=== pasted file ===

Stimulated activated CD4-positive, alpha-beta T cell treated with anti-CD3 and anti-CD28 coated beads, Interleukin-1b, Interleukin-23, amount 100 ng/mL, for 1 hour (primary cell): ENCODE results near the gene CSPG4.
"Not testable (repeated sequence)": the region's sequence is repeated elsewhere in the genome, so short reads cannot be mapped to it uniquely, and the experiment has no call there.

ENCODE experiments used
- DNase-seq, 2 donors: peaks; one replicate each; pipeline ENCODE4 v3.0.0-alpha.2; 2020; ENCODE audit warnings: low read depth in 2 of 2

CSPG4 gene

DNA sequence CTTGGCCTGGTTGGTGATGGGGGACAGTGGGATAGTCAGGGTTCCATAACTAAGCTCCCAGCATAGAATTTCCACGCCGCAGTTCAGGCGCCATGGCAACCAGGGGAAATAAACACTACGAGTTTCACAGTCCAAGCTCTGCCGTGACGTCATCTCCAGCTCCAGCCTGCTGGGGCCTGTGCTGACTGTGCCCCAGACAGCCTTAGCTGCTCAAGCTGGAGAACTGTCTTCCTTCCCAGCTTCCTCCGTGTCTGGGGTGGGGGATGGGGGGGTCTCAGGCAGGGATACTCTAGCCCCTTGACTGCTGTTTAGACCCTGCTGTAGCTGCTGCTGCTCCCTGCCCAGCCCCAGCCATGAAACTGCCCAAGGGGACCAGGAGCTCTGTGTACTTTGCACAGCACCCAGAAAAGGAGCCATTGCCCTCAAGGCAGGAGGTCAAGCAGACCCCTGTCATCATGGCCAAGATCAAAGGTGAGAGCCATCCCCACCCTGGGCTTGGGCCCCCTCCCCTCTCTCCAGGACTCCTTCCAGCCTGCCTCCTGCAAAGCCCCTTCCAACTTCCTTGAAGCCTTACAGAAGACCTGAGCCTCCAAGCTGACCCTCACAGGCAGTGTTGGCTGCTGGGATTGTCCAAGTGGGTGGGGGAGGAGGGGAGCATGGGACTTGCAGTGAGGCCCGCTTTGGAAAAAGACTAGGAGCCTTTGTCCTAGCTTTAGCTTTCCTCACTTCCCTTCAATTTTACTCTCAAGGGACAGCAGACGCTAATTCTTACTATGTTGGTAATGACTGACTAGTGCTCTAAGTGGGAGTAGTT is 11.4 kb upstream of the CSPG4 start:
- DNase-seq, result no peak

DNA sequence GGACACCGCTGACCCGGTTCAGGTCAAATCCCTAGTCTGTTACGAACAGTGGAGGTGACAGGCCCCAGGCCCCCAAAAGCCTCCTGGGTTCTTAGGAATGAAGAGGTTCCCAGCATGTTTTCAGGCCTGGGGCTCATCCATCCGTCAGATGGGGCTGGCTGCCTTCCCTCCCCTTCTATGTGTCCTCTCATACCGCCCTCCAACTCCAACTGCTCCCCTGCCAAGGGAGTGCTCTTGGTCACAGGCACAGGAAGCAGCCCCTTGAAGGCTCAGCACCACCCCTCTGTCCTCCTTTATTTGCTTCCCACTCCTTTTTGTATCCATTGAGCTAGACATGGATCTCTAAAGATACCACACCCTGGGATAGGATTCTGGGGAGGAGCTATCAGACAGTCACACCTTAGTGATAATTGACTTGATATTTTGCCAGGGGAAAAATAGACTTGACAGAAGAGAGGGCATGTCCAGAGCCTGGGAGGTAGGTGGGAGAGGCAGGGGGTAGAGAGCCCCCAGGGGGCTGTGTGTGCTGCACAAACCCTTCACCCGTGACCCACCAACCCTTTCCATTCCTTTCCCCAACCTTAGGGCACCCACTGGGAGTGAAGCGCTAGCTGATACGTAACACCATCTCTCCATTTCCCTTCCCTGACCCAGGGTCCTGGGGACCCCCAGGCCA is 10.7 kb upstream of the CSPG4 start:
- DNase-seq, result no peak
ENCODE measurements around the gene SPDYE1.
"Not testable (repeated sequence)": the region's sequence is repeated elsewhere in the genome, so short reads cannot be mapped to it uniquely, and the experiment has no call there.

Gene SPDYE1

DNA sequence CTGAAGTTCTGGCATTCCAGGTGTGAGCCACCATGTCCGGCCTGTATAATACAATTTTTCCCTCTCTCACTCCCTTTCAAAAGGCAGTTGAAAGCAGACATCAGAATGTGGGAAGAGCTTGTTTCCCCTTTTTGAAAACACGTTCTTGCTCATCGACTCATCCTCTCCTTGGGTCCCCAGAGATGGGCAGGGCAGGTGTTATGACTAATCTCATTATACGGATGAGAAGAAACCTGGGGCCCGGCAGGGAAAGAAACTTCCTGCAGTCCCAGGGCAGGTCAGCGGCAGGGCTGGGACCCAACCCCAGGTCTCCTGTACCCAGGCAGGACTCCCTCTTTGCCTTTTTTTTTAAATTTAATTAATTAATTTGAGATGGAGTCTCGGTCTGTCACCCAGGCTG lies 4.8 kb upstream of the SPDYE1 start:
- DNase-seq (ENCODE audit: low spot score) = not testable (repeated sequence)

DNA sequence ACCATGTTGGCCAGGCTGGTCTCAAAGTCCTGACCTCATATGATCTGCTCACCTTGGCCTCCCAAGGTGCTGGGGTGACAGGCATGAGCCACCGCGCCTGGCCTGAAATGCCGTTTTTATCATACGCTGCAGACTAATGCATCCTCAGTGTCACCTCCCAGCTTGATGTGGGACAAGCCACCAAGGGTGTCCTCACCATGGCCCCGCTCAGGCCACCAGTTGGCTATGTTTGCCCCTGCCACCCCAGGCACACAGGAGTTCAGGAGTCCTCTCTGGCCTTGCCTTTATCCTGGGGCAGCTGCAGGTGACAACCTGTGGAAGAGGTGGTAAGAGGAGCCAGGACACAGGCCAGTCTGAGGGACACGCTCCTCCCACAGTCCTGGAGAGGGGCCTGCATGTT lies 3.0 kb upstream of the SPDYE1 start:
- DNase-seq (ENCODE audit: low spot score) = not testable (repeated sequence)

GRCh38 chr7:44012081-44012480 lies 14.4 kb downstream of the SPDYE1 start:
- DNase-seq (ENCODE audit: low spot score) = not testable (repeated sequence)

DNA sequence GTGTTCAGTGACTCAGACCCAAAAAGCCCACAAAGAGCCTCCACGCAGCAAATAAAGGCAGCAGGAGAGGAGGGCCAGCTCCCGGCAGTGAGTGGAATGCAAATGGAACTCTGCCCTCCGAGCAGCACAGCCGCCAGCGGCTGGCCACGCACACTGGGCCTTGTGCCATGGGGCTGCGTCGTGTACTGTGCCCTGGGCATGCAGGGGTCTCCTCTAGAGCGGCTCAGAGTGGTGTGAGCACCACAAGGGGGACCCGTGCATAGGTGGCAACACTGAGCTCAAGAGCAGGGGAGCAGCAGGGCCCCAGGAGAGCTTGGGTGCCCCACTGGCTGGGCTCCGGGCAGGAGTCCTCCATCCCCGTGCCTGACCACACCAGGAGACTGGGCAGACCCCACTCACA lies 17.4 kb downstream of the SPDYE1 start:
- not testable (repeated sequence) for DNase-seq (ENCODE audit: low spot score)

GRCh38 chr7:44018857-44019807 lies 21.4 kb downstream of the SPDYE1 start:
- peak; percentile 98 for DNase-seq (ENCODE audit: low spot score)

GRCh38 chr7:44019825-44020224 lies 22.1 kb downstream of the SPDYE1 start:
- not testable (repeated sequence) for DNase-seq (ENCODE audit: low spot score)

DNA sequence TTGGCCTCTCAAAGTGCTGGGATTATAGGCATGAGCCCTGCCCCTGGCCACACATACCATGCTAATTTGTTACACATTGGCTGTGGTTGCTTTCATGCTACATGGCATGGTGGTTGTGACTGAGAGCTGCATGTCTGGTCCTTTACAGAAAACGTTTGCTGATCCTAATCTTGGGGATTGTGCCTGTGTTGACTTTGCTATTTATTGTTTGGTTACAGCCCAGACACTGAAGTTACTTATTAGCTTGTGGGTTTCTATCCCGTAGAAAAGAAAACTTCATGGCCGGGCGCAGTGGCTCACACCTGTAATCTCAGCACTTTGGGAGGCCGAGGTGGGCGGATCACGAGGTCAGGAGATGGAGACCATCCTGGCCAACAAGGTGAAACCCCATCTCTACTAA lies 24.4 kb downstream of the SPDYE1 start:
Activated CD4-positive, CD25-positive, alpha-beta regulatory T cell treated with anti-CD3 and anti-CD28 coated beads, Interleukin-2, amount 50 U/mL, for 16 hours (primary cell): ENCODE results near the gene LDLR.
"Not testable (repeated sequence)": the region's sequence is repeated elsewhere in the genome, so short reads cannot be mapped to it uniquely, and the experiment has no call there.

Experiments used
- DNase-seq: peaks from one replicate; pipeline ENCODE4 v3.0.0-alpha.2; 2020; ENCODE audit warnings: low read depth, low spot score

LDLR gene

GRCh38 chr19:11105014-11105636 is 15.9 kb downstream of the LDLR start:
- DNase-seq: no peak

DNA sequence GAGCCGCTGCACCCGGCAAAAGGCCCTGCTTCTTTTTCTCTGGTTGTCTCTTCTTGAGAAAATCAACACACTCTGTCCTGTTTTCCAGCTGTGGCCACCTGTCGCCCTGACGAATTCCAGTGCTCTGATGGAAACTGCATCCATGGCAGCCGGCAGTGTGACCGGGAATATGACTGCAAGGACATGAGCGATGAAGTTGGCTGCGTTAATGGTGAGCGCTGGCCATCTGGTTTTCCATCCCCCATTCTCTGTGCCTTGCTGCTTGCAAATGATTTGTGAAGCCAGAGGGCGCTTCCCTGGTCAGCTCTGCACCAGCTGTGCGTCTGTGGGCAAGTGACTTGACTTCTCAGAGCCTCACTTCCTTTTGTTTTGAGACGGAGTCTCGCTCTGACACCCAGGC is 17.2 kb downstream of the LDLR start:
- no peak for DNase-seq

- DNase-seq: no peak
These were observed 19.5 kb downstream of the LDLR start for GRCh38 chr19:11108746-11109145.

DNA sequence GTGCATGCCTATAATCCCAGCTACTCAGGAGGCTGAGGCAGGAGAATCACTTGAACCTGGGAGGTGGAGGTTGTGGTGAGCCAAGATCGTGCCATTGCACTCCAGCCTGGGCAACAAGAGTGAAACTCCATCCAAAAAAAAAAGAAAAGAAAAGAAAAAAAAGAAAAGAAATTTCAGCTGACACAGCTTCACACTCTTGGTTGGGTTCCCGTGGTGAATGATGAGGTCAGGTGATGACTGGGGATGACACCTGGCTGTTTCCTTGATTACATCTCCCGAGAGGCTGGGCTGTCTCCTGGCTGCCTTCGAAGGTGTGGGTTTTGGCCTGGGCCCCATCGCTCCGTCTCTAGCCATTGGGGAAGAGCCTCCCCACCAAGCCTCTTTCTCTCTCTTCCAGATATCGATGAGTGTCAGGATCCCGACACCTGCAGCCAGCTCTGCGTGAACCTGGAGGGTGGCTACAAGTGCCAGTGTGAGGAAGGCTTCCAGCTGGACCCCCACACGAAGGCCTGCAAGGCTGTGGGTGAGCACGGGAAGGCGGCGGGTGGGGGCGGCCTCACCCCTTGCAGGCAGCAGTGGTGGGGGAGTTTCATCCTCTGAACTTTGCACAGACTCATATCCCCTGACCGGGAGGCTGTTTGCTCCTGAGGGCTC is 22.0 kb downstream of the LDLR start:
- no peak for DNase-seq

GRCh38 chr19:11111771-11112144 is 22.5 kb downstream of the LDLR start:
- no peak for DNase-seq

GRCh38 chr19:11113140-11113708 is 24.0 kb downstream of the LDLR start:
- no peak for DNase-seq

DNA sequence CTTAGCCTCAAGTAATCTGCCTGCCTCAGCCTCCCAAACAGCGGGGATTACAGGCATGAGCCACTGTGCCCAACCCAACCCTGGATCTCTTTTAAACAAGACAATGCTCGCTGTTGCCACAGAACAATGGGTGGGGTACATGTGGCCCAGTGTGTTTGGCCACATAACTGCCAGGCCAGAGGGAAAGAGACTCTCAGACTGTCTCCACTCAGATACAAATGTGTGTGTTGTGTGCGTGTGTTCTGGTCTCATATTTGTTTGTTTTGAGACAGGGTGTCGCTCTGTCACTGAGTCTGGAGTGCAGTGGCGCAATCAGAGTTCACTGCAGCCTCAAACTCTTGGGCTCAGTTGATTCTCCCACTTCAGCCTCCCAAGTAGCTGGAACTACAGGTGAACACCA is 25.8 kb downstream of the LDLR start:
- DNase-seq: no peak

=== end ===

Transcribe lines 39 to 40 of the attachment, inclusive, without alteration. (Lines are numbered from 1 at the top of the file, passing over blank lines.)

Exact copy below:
GRCh38 chr19:11111771-11112144 is 22.5 kb downstream of the LDLR start:
- no peak for DNase-seq